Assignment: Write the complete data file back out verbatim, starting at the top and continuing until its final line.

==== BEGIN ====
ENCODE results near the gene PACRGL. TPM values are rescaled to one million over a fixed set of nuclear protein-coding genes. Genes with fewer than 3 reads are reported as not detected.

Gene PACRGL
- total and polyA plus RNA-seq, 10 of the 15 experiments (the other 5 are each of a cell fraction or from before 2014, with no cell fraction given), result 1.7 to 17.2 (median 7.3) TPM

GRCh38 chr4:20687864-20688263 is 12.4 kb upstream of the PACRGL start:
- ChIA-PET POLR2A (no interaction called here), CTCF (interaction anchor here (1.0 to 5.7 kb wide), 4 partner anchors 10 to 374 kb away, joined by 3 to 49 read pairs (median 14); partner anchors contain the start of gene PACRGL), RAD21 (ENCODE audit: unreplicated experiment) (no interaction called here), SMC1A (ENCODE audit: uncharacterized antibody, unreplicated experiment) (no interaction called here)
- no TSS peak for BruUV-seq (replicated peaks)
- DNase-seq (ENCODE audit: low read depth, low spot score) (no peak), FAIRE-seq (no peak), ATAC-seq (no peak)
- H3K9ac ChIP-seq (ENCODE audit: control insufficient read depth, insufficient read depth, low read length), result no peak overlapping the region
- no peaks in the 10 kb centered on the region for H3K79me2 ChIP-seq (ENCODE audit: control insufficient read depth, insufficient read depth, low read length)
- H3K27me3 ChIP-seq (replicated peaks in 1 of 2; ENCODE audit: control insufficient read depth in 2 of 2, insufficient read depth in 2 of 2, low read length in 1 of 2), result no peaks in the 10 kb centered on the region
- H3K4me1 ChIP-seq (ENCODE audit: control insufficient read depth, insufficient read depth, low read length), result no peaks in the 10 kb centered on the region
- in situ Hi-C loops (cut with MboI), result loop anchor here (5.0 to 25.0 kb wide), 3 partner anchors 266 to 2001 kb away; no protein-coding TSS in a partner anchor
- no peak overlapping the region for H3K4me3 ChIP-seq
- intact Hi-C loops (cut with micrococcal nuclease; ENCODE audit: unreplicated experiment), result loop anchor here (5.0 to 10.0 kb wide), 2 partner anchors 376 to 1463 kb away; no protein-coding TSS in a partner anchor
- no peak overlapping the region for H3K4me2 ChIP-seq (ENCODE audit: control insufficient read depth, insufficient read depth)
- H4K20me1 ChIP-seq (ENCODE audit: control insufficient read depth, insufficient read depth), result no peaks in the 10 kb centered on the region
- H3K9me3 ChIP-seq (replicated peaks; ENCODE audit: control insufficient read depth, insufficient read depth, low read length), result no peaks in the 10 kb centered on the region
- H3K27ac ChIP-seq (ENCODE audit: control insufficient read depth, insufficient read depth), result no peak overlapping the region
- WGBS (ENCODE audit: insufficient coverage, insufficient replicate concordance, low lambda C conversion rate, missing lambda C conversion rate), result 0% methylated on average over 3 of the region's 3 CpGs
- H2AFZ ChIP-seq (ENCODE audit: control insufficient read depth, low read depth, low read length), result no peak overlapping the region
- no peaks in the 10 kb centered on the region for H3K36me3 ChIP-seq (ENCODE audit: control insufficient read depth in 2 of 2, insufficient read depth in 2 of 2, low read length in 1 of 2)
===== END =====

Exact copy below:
ENCODE results near the gene PACRGL. TPM values are rescaled to one million over a fixed set of nuclear protein-coding genes. Genes with fewer than 3 reads are reported as not detected.

Gene PACRGL
- total and polyA plus RNA-seq, 10 of the 15 experiments (the other 5 are each of a cell fraction or from before 2014, with no cell fraction given), result 1.7 to 17.2 (median 7.3) TPM

GRCh38 chr4:20687864-20688263 is 12.4 kb upstream of the PACRGL start:
- ChIA-PET POLR2A (no interaction called here), CTCF (interaction anchor here (1.0 to 5.7 kb wide), 4 partner anchors 10 to 374 kb away, joined by 3 to 49 read pairs (median 14); partner anchors contain the start of gene PACRGL), RAD21 (ENCODE audit: unreplicated experiment) (no interaction called here), SMC1A (ENCODE audit: uncharacterized antibody, unreplicated experiment) (no interaction called here)
- no TSS peak for BruUV-seq (replicated peaks)
- DNase-seq (ENCODE audit: low read depth, low spot score) (no peak), FAIRE-seq (no peak), ATAC-seq (no peak)
- H3K9ac ChIP-seq (ENCODE audit: control insufficient read depth, insufficient read depth, low read length), result no peak overlapping the region
- no peaks in the 10 kb centered on the region for H3K79me2 ChIP-seq (ENCODE audit: control insufficient read depth, insufficient read depth, low read length)
- H3K27me3 ChIP-seq (replicated peaks in 1 of 2; ENCODE audit: control insufficient read depth in 2 of 2, insufficient read depth in 2 of 2, low read length in 1 of 2), result no peaks in the 10 kb centered on the region
- H3K4me1 ChIP-seq (ENCODE audit: control insufficient read depth, insufficient read depth, low read length), result no peaks in the 10 kb centered on the region
- in situ Hi-C loops (cut with MboI), result loop anchor here (5.0 to 25.0 kb wide), 3 partner anchors 266 to 2001 kb away; no protein-coding TSS in a partner anchor
- no peak overlapping the region for H3K4me3 ChIP-seq
- intact Hi-C loops (cut with micrococcal nuclease; ENCODE audit: unreplicated experiment), result loop anchor here (5.0 to 10.0 kb wide), 2 partner anchors 376 to 1463 kb away; no protein-coding TSS in a partner anchor
- no peak overlapping the region for H3K4me2 ChIP-seq (ENCODE audit: control insufficient read depth, insufficient read depth)
- H4K20me1 ChIP-seq (ENCODE audit: control insufficient read depth, insufficient read depth), result no peaks in the 10 kb centered on the region
- H3K9me3 ChIP-seq (replicated peaks; ENCODE audit: control insufficient read depth, insufficient read depth, low read length), result no peaks in the 10 kb centered on the region
- H3K27ac ChIP-seq (ENCODE audit: control insufficient read depth, insufficient read depth), result no peak overlapping the region
- WGBS (ENCODE audit: insufficient coverage, insufficient replicate concordance, low lambda C conversion rate, missing lambda C conversion rate), result 0% methylated on average over 3 of the region's 3 CpGs
- H2AFZ ChIP-seq (ENCODE audit: control insufficient read depth, low read depth, low read length), result no peak overlapping the region
- no peaks in the 10 kb centered on the region for H3K36me3 ChIP-seq (ENCODE audit: control insufficient read depth in 2 of 2, insufficient read depth in 2 of 2, low read length in 1 of 2)